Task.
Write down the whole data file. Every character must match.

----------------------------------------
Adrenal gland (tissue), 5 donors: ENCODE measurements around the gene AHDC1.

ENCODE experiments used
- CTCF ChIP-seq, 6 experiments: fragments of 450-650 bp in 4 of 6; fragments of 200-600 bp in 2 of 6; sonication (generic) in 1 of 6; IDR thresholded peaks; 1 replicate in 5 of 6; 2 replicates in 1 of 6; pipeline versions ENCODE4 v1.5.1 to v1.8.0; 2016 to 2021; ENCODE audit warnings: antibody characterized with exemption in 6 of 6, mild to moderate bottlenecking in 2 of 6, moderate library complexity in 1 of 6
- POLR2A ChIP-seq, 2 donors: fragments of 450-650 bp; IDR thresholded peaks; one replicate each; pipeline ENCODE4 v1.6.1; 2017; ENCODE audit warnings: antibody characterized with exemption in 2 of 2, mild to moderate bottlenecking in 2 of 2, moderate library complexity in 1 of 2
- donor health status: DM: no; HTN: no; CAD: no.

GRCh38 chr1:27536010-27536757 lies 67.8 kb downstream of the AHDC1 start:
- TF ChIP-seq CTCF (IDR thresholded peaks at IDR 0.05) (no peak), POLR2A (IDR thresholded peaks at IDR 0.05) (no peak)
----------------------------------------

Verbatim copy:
Adrenal gland (tissue), 5 donors: ENCODE measurements around the gene AHDC1.

ENCODE experiments used
- CTCF ChIP-seq, 6 experiments: fragments of 450-650 bp in 4 of 6; fragments of 200-600 bp in 2 of 6; sonication (generic) in 1 of 6; IDR thresholded peaks; 1 replicate in 5 of 6; 2 replicates in 1 of 6; pipeline versions ENCODE4 v1.5.1 to v1.8.0; 2016 to 2021; ENCODE audit warnings: antibody characterized with exemption in 6 of 6, mild to moderate bottlenecking in 2 of 6, moderate library complexity in 1 of 6
- POLR2A ChIP-seq, 2 donors: fragments of 450-650 bp; IDR thresholded peaks; one replicate each; pipeline ENCODE4 v1.6.1; 2017; ENCODE audit warnings: antibody characterized with exemption in 2 of 2, mild to moderate bottlenecking in 2 of 2, moderate library complexity in 1 of 2
- donor health status: DM: no; HTN: no; CAD: no.

GRCh38 chr1:27536010-27536757 lies 67.8 kb downstream of the AHDC1 start:
- TF ChIP-seq CTCF (IDR thresholded peaks at IDR 0.05) (no peak), POLR2A (IDR thresholded peaks at IDR 0.05) (no peak)